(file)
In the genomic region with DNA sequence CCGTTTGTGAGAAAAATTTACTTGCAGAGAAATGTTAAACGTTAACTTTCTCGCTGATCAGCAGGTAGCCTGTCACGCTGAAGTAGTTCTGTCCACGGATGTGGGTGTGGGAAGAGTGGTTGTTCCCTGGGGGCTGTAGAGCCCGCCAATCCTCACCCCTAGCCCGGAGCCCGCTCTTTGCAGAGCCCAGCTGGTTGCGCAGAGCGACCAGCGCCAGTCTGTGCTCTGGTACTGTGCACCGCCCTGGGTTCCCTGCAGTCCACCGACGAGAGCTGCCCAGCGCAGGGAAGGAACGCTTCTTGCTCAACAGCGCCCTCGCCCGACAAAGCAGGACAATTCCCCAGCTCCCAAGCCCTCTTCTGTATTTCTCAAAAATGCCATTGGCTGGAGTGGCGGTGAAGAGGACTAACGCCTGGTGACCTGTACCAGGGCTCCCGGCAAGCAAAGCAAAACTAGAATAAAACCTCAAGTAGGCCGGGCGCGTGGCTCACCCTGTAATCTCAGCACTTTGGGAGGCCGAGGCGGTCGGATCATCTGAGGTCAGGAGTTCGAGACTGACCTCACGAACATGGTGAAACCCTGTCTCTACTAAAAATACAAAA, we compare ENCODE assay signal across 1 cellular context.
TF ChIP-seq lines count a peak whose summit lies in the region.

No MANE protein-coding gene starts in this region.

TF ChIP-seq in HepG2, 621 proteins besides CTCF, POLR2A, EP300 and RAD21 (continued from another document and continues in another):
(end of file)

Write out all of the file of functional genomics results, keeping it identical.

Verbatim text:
In the genomic region with DNA sequence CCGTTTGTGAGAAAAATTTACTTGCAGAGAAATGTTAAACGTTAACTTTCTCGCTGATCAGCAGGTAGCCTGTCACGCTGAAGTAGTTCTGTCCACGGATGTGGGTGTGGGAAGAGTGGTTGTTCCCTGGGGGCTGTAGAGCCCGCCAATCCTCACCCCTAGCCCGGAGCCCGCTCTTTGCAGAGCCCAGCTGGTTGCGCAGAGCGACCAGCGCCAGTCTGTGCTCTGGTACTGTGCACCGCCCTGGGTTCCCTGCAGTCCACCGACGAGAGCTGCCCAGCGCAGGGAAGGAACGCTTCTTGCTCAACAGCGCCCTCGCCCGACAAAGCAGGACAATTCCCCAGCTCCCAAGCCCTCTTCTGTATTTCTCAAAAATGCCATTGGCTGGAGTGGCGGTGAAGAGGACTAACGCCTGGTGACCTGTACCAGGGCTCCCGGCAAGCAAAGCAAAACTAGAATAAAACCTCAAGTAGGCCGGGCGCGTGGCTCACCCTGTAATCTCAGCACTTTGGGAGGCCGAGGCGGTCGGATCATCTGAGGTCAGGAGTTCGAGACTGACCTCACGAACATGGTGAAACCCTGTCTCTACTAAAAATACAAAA, we compare ENCODE assay signal across 1 cellular context.
TF ChIP-seq lines count a peak whose summit lies in the region.

No MANE protein-coding gene starts in this region.

TF ChIP-seq in HepG2, 621 proteins besides CTCF, POLR2A, EP300 and RAD21 (continued from another document and continues in another):